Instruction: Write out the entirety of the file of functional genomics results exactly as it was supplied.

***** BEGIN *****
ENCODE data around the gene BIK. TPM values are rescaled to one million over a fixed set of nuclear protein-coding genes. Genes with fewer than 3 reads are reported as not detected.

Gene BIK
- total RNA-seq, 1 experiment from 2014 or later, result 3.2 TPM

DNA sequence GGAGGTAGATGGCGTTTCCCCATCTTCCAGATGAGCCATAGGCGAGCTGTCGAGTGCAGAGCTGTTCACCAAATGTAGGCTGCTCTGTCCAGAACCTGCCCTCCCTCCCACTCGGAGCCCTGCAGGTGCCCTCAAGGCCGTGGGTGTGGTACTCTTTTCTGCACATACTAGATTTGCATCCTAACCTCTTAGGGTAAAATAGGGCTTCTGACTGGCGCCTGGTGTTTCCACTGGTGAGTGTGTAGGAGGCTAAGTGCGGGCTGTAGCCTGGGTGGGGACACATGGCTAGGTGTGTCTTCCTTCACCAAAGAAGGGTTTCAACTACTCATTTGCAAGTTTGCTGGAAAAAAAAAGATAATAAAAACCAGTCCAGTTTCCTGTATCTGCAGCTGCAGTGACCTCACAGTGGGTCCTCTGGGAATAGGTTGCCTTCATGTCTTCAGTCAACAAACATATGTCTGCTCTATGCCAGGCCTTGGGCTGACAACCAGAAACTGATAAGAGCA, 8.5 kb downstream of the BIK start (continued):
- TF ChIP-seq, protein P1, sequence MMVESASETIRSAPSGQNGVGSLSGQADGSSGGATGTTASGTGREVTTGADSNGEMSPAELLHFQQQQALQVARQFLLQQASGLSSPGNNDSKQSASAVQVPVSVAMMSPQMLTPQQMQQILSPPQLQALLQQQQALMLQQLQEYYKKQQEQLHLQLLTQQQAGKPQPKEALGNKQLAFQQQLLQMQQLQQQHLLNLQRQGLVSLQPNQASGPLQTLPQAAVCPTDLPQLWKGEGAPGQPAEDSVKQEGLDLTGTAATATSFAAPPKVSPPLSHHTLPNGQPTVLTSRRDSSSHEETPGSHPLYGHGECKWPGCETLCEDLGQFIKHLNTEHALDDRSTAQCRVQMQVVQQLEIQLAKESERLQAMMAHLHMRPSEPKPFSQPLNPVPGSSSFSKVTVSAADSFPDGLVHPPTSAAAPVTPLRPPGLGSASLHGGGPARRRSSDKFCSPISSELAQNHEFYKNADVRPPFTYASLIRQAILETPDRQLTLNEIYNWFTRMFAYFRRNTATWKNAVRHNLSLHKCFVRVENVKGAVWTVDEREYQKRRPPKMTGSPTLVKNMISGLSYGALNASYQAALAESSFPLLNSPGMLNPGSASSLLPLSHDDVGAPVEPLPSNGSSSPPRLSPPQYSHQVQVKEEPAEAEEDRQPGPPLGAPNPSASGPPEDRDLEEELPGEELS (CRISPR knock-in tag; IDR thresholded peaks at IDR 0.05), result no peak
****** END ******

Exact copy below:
ENCODE data around the gene BIK. TPM values are rescaled to one million over a fixed set of nuclear protein-coding genes. Genes with fewer than 3 reads are reported as not detected.

Gene BIK
- total RNA-seq, 1 experiment from 2014 or later, result 3.2 TPM

DNA sequence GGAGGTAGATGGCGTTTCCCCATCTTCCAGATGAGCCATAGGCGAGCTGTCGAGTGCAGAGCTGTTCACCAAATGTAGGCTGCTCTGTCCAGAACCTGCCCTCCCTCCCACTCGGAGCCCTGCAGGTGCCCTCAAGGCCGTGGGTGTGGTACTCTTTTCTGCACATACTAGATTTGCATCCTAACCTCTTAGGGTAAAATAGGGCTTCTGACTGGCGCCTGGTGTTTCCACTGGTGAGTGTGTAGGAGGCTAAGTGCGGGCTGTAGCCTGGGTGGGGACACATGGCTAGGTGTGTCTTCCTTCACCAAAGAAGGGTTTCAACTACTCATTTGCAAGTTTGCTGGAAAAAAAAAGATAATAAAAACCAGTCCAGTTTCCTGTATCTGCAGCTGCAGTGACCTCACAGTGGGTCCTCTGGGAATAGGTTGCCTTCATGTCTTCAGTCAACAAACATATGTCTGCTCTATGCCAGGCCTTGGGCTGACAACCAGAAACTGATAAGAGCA, 8.5 kb downstream of the BIK start (continued):
- TF ChIP-seq, protein P1, sequence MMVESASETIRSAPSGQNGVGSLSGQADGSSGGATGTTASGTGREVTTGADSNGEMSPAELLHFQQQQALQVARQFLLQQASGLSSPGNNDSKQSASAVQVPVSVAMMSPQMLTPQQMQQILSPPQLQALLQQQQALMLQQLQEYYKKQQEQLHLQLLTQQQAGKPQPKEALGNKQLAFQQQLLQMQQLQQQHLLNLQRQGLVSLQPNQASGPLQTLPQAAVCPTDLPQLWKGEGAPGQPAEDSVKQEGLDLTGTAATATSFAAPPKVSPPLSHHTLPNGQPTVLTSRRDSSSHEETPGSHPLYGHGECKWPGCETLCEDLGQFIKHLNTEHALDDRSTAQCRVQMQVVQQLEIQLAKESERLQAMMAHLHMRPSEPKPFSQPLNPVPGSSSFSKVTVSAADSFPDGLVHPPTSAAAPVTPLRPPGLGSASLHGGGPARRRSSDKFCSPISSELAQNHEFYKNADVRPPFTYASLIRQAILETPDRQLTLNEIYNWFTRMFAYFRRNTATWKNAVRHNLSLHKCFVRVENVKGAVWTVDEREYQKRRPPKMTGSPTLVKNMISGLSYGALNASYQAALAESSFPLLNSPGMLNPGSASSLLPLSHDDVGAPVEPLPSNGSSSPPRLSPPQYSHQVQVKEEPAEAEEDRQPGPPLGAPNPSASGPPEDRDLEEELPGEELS (CRISPR knock-in tag; IDR thresholded peaks at IDR 0.05), result no peak